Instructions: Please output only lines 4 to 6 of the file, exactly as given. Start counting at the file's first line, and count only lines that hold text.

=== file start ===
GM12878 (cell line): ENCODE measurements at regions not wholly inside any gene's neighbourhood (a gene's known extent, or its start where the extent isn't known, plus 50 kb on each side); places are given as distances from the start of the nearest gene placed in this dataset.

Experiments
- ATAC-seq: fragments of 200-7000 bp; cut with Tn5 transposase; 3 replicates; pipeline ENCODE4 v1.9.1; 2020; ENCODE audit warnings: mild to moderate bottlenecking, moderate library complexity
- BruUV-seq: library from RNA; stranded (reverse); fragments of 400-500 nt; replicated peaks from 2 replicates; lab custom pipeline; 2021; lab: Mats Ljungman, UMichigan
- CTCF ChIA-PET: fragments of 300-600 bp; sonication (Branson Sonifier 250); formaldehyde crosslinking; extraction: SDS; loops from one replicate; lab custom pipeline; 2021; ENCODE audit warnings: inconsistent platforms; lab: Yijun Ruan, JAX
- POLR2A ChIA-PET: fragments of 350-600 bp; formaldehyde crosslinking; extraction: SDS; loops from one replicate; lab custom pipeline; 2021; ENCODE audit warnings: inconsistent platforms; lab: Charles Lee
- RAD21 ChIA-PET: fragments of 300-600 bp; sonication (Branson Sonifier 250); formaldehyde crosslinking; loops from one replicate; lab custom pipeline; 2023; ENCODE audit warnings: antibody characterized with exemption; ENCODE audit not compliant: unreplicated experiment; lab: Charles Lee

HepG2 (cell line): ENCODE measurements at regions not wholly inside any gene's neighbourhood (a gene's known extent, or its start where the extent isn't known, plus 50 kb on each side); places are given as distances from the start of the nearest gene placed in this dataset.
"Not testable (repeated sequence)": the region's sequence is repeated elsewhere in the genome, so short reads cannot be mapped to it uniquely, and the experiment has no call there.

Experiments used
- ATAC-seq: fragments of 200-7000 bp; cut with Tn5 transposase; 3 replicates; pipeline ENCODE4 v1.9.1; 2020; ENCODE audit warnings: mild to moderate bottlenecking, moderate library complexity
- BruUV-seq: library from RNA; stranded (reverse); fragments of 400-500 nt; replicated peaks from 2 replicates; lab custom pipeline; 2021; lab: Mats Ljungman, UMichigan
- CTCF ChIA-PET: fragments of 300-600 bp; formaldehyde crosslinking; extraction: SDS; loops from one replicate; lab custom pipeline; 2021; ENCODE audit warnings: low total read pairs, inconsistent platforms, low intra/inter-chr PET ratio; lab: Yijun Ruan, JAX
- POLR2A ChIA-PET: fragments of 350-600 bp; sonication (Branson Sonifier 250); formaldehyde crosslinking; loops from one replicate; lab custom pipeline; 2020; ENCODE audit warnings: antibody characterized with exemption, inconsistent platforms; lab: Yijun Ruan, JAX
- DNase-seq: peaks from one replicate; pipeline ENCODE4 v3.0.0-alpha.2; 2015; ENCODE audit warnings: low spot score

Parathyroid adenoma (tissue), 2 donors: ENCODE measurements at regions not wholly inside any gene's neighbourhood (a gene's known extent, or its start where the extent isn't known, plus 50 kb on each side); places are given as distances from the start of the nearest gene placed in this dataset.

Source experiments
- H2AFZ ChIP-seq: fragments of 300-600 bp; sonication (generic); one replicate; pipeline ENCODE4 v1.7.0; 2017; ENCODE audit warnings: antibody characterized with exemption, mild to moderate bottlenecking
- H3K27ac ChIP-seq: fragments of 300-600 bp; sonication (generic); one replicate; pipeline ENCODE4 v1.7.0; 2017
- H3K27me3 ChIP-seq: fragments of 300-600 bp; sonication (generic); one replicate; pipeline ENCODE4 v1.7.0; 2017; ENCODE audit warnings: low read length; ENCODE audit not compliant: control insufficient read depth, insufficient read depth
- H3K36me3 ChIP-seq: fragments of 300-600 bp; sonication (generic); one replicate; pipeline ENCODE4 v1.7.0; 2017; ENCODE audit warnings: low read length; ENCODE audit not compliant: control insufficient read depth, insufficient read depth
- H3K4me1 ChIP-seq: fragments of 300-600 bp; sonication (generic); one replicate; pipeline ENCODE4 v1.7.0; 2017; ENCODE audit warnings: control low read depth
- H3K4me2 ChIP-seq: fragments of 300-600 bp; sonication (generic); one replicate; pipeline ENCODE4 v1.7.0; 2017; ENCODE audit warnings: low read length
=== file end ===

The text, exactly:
- BruUV-seq: library from RNA; stranded (reverse); fragments of 400-500 nt; replicated peaks from 2 replicates; lab custom pipeline; 2021; lab: Mats Ljungman, UMichigan
- CTCF ChIA-PET: fragments of 300-600 bp; sonication (Branson Sonifier 250); formaldehyde crosslinking; extraction: SDS; loops from one replicate; lab custom pipeline; 2021; ENCODE audit warnings: inconsistent platforms; lab: Yijun Ruan, JAX
- POLR2A ChIA-PET: fragments of 350-600 bp; formaldehyde crosslinking; extraction: SDS; loops from one replicate; lab custom pipeline; 2021; ENCODE audit warnings: inconsistent platforms; lab: Charles Lee